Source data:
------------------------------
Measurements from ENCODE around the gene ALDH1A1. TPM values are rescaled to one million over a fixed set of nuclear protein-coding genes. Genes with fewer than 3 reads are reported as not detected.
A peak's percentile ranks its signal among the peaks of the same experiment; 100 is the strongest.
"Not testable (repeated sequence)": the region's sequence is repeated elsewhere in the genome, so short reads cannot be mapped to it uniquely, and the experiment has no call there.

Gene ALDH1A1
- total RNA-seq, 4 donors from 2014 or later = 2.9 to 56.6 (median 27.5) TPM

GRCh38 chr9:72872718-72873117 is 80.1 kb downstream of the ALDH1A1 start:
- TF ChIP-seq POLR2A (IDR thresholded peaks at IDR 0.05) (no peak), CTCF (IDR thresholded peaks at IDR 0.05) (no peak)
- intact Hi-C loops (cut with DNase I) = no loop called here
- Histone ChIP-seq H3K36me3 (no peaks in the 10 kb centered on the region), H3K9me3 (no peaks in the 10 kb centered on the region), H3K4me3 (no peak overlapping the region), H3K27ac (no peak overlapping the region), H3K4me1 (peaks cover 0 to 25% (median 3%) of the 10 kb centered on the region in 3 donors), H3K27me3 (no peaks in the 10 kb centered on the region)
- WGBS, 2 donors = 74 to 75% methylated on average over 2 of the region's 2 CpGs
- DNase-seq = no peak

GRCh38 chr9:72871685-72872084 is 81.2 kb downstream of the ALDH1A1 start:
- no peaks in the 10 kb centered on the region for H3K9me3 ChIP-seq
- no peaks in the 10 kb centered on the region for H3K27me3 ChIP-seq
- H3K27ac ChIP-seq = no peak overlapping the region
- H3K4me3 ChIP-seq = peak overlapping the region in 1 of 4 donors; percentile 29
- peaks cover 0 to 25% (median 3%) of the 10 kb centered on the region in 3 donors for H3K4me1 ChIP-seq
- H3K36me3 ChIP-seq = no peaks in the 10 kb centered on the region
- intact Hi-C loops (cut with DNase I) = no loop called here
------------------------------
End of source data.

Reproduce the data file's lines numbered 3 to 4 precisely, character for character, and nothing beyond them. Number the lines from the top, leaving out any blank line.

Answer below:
"Not testable (repeated sequence)": the region's sequence is repeated elsewhere in the genome, so short reads cannot be mapped to it uniquely, and the experiment has no call there.

Gene ALDH1A1